Even during the late stages of the war, Willys knew that there would be a demand
for Jeeps after the war and made plans to produce them. Willys-Overland targeted
the agricultural market with their 1st civilian Jeep calling it
(depending on who you talk to) the Agri-Jeep or the Universal Jeep. This
marketing strategy remained for only a couple of years, until Willys decided to
just stick to the CJ name which lasted until 1986. The Jeep was manufactured in
a number of other countries, also.
The jeep was
widely copied around the world, including in France by Hotchkiss et Cie (after
1954, Hotchkiss manufactured Jeeps under license from Willys), and by Nekaf in
the Netherlands. There were several versions created, including a railway jeep
and an amphibious jeep. (5)
Another little-known factoid; after the war, Jeeps
were built by Mitsubishi for use in Japan (12),
and by Mahindra in India. Jeeps are also built in Argentina.
(13) As noted by Jeep
historian Jim Allen on the TV show Man and Jeep, sometimes folks in other
countries don’t want us there, but they’re happy to have our Jeeps!
In 1983, the growing market
for compact 4WD vehicles still sought the utilitarian virtues of the Jeep CJ
series, but consumers also were seeking more of the “creature features”
associated with passenger cars. AMC responded to this demand in 1986 by
discontinuing the CJ series and by introducing the 1987 Jeep Wrangler (YJ).
Although the Wrangler shared the familiar open-body profile of the CJ-7, it
contained few common parts with its famous predecessor. Mechanically, the
Wrangler had more in common with the Cherokee than the CJ-7. The YJ had square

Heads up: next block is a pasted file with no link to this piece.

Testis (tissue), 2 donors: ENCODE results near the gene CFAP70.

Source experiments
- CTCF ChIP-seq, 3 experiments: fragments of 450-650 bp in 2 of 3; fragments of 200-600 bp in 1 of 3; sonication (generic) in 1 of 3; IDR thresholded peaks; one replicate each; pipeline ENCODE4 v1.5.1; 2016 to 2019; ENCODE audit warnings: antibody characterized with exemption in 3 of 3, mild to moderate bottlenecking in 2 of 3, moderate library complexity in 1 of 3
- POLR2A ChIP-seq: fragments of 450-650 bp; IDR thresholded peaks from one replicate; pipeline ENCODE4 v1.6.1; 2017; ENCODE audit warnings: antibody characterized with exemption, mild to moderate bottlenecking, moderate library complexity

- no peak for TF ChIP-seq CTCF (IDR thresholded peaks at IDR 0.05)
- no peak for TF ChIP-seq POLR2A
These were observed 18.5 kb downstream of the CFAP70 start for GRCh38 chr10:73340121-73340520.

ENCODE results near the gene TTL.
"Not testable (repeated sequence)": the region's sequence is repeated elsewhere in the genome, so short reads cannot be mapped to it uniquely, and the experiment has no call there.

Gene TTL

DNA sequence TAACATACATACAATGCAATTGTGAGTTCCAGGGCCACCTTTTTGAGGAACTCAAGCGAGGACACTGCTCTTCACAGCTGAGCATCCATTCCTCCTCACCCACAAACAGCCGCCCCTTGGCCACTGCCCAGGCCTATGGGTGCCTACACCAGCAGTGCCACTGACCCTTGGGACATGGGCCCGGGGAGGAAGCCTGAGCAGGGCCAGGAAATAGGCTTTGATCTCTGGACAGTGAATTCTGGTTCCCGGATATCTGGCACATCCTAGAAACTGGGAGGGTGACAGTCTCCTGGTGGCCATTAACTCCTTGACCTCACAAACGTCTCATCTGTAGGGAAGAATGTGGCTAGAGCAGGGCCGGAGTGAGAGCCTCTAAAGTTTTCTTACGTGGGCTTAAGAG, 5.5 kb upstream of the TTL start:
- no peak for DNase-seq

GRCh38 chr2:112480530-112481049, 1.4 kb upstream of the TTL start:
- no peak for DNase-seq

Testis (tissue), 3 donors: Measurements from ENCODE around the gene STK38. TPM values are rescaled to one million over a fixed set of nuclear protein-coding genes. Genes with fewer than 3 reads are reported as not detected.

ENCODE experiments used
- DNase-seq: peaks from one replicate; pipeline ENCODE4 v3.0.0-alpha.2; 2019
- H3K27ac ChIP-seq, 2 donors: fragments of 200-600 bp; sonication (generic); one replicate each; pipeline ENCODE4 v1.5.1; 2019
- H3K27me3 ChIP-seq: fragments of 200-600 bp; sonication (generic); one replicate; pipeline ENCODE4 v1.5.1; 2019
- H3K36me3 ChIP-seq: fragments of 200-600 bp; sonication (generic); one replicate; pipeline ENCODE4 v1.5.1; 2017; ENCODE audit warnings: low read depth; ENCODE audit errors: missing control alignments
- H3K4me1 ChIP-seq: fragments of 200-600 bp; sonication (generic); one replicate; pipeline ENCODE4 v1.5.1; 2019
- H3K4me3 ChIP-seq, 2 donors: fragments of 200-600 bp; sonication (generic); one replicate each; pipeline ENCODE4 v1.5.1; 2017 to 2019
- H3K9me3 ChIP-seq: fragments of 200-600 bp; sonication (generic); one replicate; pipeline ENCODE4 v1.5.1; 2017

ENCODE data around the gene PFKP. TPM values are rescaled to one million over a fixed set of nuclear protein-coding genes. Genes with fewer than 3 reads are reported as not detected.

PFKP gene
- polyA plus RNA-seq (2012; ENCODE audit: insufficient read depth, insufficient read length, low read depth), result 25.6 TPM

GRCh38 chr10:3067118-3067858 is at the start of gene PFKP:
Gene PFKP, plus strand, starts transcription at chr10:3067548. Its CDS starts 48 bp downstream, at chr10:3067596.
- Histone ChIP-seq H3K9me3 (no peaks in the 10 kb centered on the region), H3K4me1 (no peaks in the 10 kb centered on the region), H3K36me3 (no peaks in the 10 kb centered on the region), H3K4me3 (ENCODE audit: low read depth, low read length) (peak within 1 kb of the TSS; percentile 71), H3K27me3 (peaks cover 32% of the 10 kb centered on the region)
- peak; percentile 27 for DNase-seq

headlights, which was a first (and last) for this type of Jeep. 630,000 were
built. On August 5, 1987, about a year after the introduction of the Wrangler,
American Motors Corporation was sold to the Chrysler Corporation and the popular
Jeep brand became a part of the Jeep/Eagle Division of Chrysler Corporation (ChryCo).
The 1997 Jeep
Wrangler (TJ) looks very similar to the CJ-7, indeed its ‘retro’ look is quite
deliberate, but it is almost totally different mechanically. Nearly 80% of the
vehicle parts are newly designed. The TJ uses 4 wheel coil suspension, similar
to the Jeep Grand Cherokee, and a totally new interior, including driver and
passenger SRS (Air Bags). The in-line, 6 cylinder, fuel injected, 4.0 liter (241
cubic inch) OHV engine delivers 130 kW (180 horsepower) and was also used in the
Cherokee and Grand Cherokee models. The Wrangler retains several ‘classic’ Jeep
features such as round headlights, a fold-down windscreen (first seen in 1940)
and removable doors as well as a choice of a soft top or removable hard top. A
factory fitted roll bar is also standard. Another addition to Jeep’s lineup
include the TJ-L, or Unlimited model, a stretched wheelbase version of the
everyday TJ. The additional 15 inches of length, coupled with a more civilized
ride has seen this model enjoy very popular sales numbers.
And now, Jeep has
introduced the JK model Wrangler, a wider, somewhat longer redesign. By all
accounts, it is at least the equal of anything Jeep has built before, and
certainly the most capable out of the box off-roader built.
Since Willys obtained the first United States Trademark Registration for
the Jeep name in 1950, ownership of the Jeep trademark, which is now registered
internationally, has passed from Willys-Overland to Kaiser to American Motors
Corporation then Chrysler Corporation. Today with the Mercedes Benz and Chrysler
merger the Jeep trademark belongs to Daimler Chrysler.
(3) And at this date, Chrysler has shed
Daimler-Benz from its back and is now Chrysler, LLC.
that you enjoyed reading this compilation as much as I did in putting it
(Accessed 14 march08)
(Accessed 14 march 08)
http://www.ajeepthing.com/jeep-cj-willys-history.html (Accessed 14 March 08)
http://searchwarp.com/swa40228.htm (accessed 14 March 08)
– (accessed 16 Mar 08)
http://webs.lanset.com/buzz/M38A1Radio.html (accessed 17 March 08) (7)
(accessed 17 March, 2008)
http://members.aol.com/brimiljeep/WebPages/JeepNamePage.html (accessed 16
March 08) (9)
http://www.jeep-history.com/fordjeep.asp (accessed 16 March 08)
(10) Man and Jeep,
Television show, History Channel (Jim Allen quoted)
http://en.wikipedia.org/wiki/The_Rat_Patrol (accessed 16 March 08)
http://www.film.queensu.ca/CJ3B/PosterGrilles.html (accessed 16 March 08)
http://en.wikipedia.org/wiki/Jeep#Jeeps_around_the_world (accessed 16 March